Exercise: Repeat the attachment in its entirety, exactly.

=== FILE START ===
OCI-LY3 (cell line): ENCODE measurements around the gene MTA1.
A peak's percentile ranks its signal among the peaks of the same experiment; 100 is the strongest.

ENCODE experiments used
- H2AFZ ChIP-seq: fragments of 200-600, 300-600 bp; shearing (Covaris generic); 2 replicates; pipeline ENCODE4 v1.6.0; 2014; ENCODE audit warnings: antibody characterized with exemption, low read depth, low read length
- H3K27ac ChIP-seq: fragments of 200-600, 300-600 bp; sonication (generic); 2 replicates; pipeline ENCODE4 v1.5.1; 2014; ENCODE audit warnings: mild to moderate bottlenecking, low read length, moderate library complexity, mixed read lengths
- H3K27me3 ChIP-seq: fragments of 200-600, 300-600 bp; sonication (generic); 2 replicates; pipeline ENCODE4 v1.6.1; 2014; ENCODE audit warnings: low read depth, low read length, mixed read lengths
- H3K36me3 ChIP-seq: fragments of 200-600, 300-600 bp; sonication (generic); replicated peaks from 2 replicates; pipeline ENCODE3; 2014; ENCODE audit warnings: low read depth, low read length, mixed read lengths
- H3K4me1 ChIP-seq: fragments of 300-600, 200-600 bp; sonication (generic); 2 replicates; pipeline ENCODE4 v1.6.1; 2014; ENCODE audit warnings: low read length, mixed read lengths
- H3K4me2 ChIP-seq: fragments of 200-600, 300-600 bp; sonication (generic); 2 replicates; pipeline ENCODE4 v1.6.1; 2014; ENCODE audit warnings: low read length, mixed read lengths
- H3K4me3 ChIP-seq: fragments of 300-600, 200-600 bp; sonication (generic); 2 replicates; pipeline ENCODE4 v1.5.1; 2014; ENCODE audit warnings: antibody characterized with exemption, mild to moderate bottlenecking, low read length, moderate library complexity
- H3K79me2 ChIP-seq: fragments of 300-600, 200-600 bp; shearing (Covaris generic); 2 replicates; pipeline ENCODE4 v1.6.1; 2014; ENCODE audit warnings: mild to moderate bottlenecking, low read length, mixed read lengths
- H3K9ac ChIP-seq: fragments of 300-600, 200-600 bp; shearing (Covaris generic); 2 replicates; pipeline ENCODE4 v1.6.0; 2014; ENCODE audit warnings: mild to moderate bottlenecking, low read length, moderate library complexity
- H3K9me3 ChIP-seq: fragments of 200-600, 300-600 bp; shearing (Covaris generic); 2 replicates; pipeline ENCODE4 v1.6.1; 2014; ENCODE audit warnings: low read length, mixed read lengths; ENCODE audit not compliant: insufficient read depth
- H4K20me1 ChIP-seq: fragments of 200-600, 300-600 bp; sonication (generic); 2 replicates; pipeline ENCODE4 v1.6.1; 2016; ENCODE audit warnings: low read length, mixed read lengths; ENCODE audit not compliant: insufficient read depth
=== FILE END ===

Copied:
OCI-LY3 (cell line): ENCODE measurements around the gene MTA1.
A peak's percentile ranks its signal among the peaks of the same experiment; 100 is the strongest.

ENCODE experiments used
- H2AFZ ChIP-seq: fragments of 200-600, 300-600 bp; shearing (Covaris generic); 2 replicates; pipeline ENCODE4 v1.6.0; 2014; ENCODE audit warnings: antibody characterized with exemption, low read depth, low read length
- H3K27ac ChIP-seq: fragments of 200-600, 300-600 bp; sonication (generic); 2 replicates; pipeline ENCODE4 v1.5.1; 2014; ENCODE audit warnings: mild to moderate bottlenecking, low read length, moderate library complexity, mixed read lengths
- H3K27me3 ChIP-seq: fragments of 200-600, 300-600 bp; sonication (generic); 2 replicates; pipeline ENCODE4 v1.6.1; 2014; ENCODE audit warnings: low read depth, low read length, mixed read lengths
- H3K36me3 ChIP-seq: fragments of 200-600, 300-600 bp; sonication (generic); replicated peaks from 2 replicates; pipeline ENCODE3; 2014; ENCODE audit warnings: low read depth, low read length, mixed read lengths
- H3K4me1 ChIP-seq: fragments of 300-600, 200-600 bp; sonication (generic); 2 replicates; pipeline ENCODE4 v1.6.1; 2014; ENCODE audit warnings: low read length, mixed read lengths
- H3K4me2 ChIP-seq: fragments of 200-600, 300-600 bp; sonication (generic); 2 replicates; pipeline ENCODE4 v1.6.1; 2014; ENCODE audit warnings: low read length, mixed read lengths
- H3K4me3 ChIP-seq: fragments of 300-600, 200-600 bp; sonication (generic); 2 replicates; pipeline ENCODE4 v1.5.1; 2014; ENCODE audit warnings: antibody characterized with exemption, mild to moderate bottlenecking, low read length, moderate library complexity
- H3K79me2 ChIP-seq: fragments of 300-600, 200-600 bp; shearing (Covaris generic); 2 replicates; pipeline ENCODE4 v1.6.1; 2014; ENCODE audit warnings: mild to moderate bottlenecking, low read length, mixed read lengths
- H3K9ac ChIP-seq: fragments of 300-600, 200-600 bp; shearing (Covaris generic); 2 replicates; pipeline ENCODE4 v1.6.0; 2014; ENCODE audit warnings: mild to moderate bottlenecking, low read length, moderate library complexity
- H3K9me3 ChIP-seq: fragments of 200-600, 300-600 bp; shearing (Covaris generic); 2 replicates; pipeline ENCODE4 v1.6.1; 2014; ENCODE audit warnings: low read length, mixed read lengths; ENCODE audit not compliant: insufficient read depth
- H4K20me1 ChIP-seq: fragments of 200-600, 300-600 bp; sonication (generic); 2 replicates; pipeline ENCODE4 v1.6.1; 2016; ENCODE audit warnings: low read length, mixed read lengths; ENCODE audit not compliant: insufficient read depth